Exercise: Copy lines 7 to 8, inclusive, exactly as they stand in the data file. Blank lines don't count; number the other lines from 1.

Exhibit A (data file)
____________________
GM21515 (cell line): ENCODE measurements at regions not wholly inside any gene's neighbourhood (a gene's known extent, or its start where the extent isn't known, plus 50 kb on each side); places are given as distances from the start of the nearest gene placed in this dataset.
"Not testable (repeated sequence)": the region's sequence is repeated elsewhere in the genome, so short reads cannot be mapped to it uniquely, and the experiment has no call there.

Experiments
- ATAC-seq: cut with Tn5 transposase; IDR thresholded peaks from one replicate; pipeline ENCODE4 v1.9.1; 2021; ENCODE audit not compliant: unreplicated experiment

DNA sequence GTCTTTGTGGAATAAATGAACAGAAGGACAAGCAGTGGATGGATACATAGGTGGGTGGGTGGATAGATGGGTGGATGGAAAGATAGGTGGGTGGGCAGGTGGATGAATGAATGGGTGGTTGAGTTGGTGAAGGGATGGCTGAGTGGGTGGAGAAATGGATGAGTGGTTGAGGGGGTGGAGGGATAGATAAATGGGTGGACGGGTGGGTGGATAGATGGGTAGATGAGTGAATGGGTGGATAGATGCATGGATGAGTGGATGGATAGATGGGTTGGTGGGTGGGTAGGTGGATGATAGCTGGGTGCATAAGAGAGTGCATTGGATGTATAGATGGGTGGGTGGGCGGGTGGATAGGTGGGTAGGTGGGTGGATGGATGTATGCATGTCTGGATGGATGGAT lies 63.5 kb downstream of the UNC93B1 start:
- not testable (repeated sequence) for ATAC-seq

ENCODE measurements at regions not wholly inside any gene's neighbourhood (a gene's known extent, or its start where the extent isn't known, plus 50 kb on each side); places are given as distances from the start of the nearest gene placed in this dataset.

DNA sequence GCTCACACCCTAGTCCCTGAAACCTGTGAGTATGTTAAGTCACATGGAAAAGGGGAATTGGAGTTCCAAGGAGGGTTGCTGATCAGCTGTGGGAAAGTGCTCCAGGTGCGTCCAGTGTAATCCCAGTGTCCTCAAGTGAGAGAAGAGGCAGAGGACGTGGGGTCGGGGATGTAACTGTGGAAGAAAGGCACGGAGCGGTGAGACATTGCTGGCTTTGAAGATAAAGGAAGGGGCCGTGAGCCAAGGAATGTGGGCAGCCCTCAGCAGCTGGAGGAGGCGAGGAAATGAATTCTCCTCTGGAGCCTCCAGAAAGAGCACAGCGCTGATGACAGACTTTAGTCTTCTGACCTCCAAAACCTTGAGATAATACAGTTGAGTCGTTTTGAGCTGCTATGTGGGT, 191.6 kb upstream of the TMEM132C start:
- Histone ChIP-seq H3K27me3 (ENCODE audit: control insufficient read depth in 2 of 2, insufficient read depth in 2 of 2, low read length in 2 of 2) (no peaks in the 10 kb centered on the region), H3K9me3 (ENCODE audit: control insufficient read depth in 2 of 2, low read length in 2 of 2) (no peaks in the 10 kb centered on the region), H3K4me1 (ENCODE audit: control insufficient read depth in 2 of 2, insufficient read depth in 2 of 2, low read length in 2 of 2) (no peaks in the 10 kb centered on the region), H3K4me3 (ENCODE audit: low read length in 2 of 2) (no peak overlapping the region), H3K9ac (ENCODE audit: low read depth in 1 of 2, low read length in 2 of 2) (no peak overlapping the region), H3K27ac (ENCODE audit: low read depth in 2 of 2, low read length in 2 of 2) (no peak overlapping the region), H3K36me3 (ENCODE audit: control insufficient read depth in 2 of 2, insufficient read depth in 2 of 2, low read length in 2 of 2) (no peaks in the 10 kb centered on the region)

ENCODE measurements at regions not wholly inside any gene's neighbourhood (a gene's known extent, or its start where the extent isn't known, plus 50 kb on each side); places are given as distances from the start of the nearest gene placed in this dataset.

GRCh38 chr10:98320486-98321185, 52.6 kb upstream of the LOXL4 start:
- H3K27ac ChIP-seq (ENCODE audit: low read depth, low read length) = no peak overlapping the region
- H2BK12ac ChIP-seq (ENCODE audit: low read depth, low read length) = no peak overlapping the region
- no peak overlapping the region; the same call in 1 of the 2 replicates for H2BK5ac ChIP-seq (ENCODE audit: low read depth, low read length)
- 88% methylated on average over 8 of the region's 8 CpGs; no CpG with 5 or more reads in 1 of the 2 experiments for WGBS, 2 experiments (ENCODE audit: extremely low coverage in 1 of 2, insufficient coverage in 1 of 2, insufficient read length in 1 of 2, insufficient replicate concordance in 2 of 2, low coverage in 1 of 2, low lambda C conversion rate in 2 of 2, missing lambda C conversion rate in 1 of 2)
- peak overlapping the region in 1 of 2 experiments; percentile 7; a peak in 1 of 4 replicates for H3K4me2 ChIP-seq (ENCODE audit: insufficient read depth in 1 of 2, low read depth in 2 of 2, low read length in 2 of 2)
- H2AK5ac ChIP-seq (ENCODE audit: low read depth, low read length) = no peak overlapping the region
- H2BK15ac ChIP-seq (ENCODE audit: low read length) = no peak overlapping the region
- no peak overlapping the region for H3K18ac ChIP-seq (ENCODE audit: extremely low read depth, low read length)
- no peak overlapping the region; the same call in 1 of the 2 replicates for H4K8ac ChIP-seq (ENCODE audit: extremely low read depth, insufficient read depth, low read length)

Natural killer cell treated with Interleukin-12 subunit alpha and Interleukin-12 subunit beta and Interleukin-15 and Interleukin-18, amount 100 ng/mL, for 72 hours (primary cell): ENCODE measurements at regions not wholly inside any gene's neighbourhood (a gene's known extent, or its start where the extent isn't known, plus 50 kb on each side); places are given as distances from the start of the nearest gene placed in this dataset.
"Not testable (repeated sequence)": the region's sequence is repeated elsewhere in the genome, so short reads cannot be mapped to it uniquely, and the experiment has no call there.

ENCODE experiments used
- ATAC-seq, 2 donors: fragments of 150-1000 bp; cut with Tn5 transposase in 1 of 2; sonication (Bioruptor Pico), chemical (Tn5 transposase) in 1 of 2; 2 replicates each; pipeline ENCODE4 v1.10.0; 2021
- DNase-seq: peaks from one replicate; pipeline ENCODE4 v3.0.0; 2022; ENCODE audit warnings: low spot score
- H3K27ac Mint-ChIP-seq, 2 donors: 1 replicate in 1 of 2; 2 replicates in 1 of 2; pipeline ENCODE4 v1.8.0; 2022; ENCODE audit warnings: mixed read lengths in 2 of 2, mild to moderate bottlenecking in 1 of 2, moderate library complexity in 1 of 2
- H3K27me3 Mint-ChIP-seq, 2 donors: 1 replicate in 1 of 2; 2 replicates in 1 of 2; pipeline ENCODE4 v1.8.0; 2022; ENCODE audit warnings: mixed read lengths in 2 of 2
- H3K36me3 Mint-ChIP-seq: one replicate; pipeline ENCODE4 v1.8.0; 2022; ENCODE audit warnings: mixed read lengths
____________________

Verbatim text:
ENCODE measurements at regions not wholly inside any gene's neighbourhood (a gene's known extent, or its start where the extent isn't known, plus 50 kb on each side); places are given as distances from the start of the nearest gene placed in this dataset.

DNA sequence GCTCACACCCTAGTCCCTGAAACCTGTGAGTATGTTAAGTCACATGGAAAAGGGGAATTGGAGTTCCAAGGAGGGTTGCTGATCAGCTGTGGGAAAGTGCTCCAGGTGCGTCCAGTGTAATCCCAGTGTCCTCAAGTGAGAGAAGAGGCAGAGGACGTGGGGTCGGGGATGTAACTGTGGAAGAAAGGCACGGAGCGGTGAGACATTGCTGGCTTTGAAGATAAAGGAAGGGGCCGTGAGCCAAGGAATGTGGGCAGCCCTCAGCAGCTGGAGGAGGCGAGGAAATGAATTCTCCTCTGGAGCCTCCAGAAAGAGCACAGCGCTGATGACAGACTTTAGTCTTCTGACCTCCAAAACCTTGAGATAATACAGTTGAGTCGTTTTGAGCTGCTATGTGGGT, 191.6 kb upstream of the TMEM132C start: